How To Respond To First Call from Adjuster?

If you have submitted a personal injury claim to an insurance company, then you should expect to receive a call from one of the same company’s adjusters.

Preparing for the call

Get ready to demonstrate a calm attitude, along with evidence that you are pursuing an organized approach. Additionally, have paper and pencil by the phone.

Actions to take, upon receiving call

Ask for the name of the caller; also ask for the caller’s phone number. Learn the identity of the person that has chosen to employ the caller: Is the person on the other end of the line the adjuster?

What to share?

State your name, address and phone number. Feel free to provide information on the type of work that you do, and where you are employed. Personal Injury Lawyer in Halifax will ask you that you should not offer details on your work schedule, or on your income.

Possible request

You might be asked to give a statement, or you might get inquiries, regarding the nature of the accident. Feel comfortable with sharing facts about where and when the accident took place. Also provide information on the type of vehicle that you were driving.

Promise to share more facts in a demand letter.

–This approach prevents development of situation where you might forget to mention certain details.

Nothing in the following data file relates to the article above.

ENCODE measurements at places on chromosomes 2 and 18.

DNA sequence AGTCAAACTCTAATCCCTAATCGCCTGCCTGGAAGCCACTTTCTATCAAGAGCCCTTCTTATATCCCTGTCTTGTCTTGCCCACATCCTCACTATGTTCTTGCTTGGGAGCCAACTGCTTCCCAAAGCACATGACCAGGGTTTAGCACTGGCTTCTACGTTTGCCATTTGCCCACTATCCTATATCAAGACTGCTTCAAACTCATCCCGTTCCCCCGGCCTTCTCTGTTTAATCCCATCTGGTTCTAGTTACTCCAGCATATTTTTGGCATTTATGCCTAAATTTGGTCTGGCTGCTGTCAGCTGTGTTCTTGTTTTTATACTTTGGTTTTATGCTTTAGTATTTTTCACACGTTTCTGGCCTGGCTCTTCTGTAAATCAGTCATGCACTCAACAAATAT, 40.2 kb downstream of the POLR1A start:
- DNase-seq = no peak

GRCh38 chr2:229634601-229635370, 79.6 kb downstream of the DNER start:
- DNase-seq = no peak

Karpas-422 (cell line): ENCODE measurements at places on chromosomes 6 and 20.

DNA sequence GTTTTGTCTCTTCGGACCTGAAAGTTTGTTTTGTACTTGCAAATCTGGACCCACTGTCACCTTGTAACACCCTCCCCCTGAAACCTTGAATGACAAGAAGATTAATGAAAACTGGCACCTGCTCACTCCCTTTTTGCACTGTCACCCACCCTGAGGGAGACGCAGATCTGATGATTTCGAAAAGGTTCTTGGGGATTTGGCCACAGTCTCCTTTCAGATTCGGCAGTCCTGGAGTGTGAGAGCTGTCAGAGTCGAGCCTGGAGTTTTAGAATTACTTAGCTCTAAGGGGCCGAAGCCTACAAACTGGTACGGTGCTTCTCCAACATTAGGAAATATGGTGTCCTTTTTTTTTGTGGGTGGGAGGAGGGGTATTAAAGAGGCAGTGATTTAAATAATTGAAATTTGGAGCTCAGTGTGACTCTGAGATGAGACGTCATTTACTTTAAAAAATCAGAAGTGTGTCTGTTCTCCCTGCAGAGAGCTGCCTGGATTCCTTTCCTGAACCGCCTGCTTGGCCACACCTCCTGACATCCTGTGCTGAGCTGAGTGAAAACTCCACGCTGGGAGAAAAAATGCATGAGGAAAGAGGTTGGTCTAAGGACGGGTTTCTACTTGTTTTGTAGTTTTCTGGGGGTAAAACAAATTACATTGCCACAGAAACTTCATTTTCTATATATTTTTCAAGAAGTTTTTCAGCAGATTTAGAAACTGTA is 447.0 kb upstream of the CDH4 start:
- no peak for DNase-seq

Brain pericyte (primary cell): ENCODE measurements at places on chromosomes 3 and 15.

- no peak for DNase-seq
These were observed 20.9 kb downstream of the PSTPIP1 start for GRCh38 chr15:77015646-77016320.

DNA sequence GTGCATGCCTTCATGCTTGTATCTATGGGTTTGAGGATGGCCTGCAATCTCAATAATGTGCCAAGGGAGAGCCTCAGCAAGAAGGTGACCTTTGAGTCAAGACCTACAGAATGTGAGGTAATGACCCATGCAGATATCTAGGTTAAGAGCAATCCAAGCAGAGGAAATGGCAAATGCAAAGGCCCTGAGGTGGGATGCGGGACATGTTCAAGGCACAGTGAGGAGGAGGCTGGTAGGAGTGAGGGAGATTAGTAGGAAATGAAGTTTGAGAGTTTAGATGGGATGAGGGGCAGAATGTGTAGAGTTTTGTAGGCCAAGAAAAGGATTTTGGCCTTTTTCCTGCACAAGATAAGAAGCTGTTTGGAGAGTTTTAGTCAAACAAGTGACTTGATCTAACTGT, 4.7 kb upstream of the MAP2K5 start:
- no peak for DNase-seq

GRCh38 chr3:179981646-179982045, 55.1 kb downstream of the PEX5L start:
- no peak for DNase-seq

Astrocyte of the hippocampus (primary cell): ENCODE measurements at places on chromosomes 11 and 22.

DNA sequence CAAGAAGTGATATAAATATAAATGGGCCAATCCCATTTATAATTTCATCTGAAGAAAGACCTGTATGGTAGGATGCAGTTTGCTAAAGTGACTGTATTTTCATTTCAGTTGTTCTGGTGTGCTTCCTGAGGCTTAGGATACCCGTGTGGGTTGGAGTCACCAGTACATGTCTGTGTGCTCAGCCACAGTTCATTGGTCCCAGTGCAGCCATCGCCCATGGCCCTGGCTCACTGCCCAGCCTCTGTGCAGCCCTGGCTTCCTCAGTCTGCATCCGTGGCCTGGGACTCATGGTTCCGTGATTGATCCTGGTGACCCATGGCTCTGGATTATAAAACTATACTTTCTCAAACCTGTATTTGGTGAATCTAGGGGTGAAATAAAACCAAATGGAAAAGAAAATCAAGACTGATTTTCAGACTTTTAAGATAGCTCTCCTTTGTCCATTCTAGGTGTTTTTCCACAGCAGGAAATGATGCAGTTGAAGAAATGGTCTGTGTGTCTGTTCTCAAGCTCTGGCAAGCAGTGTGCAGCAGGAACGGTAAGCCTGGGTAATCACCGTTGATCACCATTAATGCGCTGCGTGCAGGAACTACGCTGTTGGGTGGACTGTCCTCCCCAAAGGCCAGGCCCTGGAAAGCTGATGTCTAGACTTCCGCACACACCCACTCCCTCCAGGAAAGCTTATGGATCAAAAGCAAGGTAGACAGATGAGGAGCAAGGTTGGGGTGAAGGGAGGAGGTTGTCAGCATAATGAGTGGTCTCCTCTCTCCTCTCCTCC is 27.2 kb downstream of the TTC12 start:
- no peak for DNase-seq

–It also prevents problems, in the event that you were to discover that your injury was more serious than expected. In other words, this approach could be followed or adapted by someone that might have slow-appearing injuries.

What should be said about any injuries?

Do not offer any details about your injuries.Say that you are treating the injuries, and will explain their nature and severity in your demand letter.

Use the word “treating,” even if you are still undergoing a diagnosis of your condition. Insurance companies do not like to pay for diagnostic procedures, so it helps to use the word “treat.” Besides, you would be utilizing a treatment, if you had merely elected to take a few aspirin, in order to see if that would kill the pain.

Another advantage to offering only limited information on any injury relates to the chances for the appearance of new symptoms. By indicating the presence of a physiological change in the body, you open the door to the emergence of further changes.

Those facts would become especially important, if an accident victim were to have some discomfort, but remained unable to name a diagnosed problem. That same victim could have what doctors refer to as a slow-to-appear injury. The emergence of new symptoms might be mentioned in the demand letter, suggesting that the treating doctor had not ruled out the chances for a lengthening of the list of observed symptoms.

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